Intravitreal Triamcinolone for Clinically Significant Diabetic Macular Oedema That Persists After Laser Treatment (TDMO)
The trial will test the hypothesis that an intravitreal injection of triamcinolone is safe and efficacious for patients with clinically significant diabetic macular oedema that is recalcitrant to conventional laser therapy
|Study Design:||Allocation: Randomized
Endpoint Classification: Safety/Efficacy Study
Intervention Model: Parallel Assignment
Primary Purpose: Treatment
|Official Title:||Phase II/III Intravitreal Triamcinolone for Treatment of Clinically Significant Diabetic Macular Oedema That Persists After Laser Treatment|
- • Proportion of treated versus untreated eyes with improvement of visual acuity by 5 letters or more on the ETDRS chart at 24 months, no less than 3 months after the most recent treatment episode. An interim analysis of the primary and secondary outcome
- • Incidence of moderate or severe adverse effects related to treatment
- • Any change of visual acuity (treated versus untreated eyes) at 3 months and 24 months after treatment
- • Proportion of treated versus untreated eyes with reduction of macular thickness as demonstrated with OCT at 3 months and 24 months. Both absolute change and percentage change will be analysed.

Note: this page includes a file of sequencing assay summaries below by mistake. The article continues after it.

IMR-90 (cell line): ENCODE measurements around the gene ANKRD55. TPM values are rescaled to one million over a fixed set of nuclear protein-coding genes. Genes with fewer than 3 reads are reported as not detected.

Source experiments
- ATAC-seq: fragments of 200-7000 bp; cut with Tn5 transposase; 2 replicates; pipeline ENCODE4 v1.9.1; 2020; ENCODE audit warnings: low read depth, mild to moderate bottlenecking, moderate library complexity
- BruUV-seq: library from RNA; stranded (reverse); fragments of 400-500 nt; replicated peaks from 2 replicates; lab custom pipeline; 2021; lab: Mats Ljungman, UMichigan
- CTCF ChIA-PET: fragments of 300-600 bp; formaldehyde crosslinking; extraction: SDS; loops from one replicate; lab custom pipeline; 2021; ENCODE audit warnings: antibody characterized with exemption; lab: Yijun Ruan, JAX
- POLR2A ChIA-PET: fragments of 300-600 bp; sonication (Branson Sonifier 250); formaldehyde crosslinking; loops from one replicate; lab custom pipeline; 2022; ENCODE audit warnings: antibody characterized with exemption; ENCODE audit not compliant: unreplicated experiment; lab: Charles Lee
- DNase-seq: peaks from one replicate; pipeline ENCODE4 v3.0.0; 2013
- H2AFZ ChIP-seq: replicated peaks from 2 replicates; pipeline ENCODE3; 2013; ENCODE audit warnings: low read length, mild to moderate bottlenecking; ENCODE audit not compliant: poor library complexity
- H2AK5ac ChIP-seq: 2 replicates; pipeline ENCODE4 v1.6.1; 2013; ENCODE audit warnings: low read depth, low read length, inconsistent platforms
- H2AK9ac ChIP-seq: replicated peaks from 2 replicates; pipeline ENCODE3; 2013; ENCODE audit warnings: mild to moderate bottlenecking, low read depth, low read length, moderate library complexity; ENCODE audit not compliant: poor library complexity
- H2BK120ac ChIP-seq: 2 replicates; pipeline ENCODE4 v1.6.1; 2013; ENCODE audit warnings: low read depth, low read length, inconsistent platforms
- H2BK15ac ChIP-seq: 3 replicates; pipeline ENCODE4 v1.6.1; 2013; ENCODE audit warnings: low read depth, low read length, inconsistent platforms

- • Changes in semi-quantitative grading of cataract at 3 months and 24 months.
|Study Start Date:||March 2002|
|Estimated Study Completion Date:||April 2005|
Diabetic retinopathy is a common cause of severe loss of visual and the most common cause of legal blindness in individuals between the ages of 20 and 65 years in developed countries. Swelling of the central retina, or “macular oedema” is the commonest cause of visual loss in diabetic retinopathy.
Diabetic macular oedema is treated with laser coagulation to the macular area according to established guidelines which take into account the extent of the leak and its proximity to the centre of the macula, the “fovea”. This treatment does not, however, always work and is inherently destructive.
Intravitreal injection of crystalline steroids has been proposed as a new modality to treat clinically significant diabetic macular oedema.
To determine by means of a prospective, double-masked, randomised, placebo-controlled trial to determine whether an intravitreal injection of triamcinolone three months or more after focal or grid laser photocoagulation for clinically significant diabetic macular oedema will improve the visual acuity of eligible eyes. OCT will be used in addition to visual acuity testing as an objective measurement of macular oedema.
|Australia, New South Wales|
|Save Sight Institute, Sydney/Sydney Eye Hospital Campus, University of Sydney|
|Sydney, New South Wales, Australia, 2000|
|Principal Investigator:||Mark C Gillies, MBBS, PhD||Save Sight Institute, Deaprtment of Clinical Ophthalmology, University of Sydney|